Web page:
Alex Rodriguez

Alex Rodriguez taking his position at 3rd base at the beginning of a new inning

Alexander Emanuel Rodriguez (born July 27, 1975 in New York City), nicknamed A-Rod, is widely regarded as one of the best players in Major League Baseball today and at a young age is already being talked about among the all-time greats. Starting his major league career with the Seattle Mariners, he signed an unprecedented free-agent deal with the Texas Rangers, before being traded to the New York Yankees. Rodriguez began his career as a shortstop, but switched positions to third base upon joining the Yankees. In 2003 he became the youngest player in major league history to reach 300 home runs, and, on June 8, 2005, he became the first to to hit 400 home runs before the age of 30. He has been married to the former Cynthia Scurtis since November 2, 2002: the couple's first child, Natasha Alexander, was born on November 18, 2004.

On November 17, 2003, Rodriguez won his first American League Most Valuable Player award. It was the second time in MLB history that a player of a team finishing last in the league was given the award (Andre Dawson also won the award for the last place Chicago Cubs). The following month the Rangers tried unsuccessfully to trade Rodriguez and his hefty salary to the Boston Red Sox. The Players Association blocked the deal, however, because the Red Sox wanted to cut Rodriguez's salary. Then on January 25, 2004, he was named captain of the Rangers. Less than three weeks later, he was traded to the Yankees, the first reigning MVP to be traded in the history of Major League Baseball.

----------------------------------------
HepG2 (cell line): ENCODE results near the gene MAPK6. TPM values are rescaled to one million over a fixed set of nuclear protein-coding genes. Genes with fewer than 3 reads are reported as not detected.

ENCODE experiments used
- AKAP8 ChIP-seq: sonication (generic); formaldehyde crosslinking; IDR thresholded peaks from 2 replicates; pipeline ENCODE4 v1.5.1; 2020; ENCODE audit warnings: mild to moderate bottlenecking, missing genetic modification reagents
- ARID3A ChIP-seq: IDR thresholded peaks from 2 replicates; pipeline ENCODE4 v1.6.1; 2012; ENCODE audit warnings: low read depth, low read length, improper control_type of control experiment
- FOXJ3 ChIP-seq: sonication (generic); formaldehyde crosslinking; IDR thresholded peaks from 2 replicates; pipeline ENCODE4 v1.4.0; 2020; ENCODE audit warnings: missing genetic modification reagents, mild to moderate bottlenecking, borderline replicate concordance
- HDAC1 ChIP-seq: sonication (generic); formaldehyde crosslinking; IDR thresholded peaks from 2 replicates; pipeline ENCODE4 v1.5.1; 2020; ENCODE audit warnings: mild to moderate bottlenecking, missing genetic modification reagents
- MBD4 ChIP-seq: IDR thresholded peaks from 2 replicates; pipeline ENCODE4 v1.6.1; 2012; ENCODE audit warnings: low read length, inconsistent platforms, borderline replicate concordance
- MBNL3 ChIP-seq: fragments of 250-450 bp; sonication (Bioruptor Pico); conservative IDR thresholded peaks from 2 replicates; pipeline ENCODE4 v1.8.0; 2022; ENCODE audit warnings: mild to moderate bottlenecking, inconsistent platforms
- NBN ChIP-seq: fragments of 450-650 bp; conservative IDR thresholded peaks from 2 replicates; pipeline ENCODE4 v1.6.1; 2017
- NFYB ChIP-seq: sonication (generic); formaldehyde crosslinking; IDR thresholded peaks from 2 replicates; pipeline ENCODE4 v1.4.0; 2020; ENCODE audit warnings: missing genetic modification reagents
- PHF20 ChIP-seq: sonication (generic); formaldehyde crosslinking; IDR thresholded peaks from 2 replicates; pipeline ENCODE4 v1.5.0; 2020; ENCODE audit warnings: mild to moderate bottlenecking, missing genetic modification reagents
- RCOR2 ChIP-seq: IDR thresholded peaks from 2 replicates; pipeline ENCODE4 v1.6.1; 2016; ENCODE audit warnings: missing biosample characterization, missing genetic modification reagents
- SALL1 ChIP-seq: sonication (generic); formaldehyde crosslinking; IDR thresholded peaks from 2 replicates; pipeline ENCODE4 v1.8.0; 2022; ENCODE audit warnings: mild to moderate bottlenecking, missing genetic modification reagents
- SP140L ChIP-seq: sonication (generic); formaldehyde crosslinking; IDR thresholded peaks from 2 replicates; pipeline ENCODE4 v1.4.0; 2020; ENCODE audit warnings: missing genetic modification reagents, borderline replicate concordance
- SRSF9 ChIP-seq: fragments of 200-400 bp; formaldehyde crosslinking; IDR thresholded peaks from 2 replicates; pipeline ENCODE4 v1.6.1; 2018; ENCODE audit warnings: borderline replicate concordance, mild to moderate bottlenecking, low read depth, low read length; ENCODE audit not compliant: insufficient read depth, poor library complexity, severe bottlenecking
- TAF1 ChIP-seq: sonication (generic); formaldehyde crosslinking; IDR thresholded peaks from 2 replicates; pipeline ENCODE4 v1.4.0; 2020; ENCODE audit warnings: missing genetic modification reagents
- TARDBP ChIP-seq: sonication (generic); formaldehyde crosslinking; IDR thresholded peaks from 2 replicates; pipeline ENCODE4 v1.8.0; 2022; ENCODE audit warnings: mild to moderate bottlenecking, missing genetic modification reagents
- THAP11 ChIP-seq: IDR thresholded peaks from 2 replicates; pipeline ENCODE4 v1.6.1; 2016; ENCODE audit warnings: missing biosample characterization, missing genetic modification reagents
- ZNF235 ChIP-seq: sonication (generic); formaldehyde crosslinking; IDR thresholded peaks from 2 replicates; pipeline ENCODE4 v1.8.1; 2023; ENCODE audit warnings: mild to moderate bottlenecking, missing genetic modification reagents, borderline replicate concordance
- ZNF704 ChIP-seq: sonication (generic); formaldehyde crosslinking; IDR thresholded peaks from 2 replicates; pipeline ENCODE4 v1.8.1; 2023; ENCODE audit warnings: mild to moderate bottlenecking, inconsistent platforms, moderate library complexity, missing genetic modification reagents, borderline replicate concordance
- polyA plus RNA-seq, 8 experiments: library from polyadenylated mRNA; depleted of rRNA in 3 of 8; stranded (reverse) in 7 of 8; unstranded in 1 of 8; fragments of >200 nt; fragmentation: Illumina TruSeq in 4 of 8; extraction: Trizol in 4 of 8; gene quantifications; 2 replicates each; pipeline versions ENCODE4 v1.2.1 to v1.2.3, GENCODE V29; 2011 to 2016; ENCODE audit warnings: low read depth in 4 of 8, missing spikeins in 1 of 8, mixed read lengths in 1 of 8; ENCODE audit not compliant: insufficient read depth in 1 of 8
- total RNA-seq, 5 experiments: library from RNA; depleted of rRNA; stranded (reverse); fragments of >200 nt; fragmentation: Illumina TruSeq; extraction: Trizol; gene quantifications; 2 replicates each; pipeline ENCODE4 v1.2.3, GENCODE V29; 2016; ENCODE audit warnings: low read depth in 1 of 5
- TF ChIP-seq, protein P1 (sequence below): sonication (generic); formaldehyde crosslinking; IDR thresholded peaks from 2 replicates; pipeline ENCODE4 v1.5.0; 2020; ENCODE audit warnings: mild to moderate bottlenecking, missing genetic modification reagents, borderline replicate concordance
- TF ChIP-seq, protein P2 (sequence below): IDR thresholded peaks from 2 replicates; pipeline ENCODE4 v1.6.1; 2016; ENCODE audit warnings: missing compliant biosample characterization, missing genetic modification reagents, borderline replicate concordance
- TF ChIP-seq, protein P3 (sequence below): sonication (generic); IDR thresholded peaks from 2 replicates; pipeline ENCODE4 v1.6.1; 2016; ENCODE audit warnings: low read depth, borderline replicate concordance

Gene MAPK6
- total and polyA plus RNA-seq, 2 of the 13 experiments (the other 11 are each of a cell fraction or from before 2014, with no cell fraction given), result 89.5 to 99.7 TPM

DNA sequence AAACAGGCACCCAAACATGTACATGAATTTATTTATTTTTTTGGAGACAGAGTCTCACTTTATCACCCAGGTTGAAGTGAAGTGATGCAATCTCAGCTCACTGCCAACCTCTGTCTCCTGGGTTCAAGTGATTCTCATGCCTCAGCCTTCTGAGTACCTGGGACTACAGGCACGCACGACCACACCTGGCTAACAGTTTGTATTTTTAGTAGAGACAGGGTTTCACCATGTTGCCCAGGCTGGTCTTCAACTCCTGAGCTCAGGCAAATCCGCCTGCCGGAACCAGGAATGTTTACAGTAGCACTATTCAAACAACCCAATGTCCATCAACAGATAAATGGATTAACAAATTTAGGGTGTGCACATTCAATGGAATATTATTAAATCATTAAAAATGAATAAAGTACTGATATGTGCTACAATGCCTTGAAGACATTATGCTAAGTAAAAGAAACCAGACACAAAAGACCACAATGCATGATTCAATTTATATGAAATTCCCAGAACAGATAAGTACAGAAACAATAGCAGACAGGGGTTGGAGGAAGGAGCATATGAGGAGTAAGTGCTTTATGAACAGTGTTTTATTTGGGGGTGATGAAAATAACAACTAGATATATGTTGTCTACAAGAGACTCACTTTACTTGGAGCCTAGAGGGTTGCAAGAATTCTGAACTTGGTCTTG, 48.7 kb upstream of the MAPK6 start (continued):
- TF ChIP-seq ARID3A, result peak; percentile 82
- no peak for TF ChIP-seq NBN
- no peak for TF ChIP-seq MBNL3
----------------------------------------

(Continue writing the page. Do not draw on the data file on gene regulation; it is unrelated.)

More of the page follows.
Beginnings

Born in New York City, Rodríguez moved back with his parents to their native Dominican Republic when he was 4. They moved to Miami, Florida 4 years later. There, Alex's father announced he had to go to New York for a short time; he never returned. Rodríguez has said in interviews he can forgive his father for abandoning the family, but that he will never forget.

Rodríguez was a star player at Miami Westminster Christian High School. His skills were rewarded when the Seattle Mariners made the 17-year old the #1 pick of the amateur draft in 1993. He made a rapid rise through the organization and made his major league debut at just 18 years of age, becoming one of the youngest players to appear in a game at shortstop.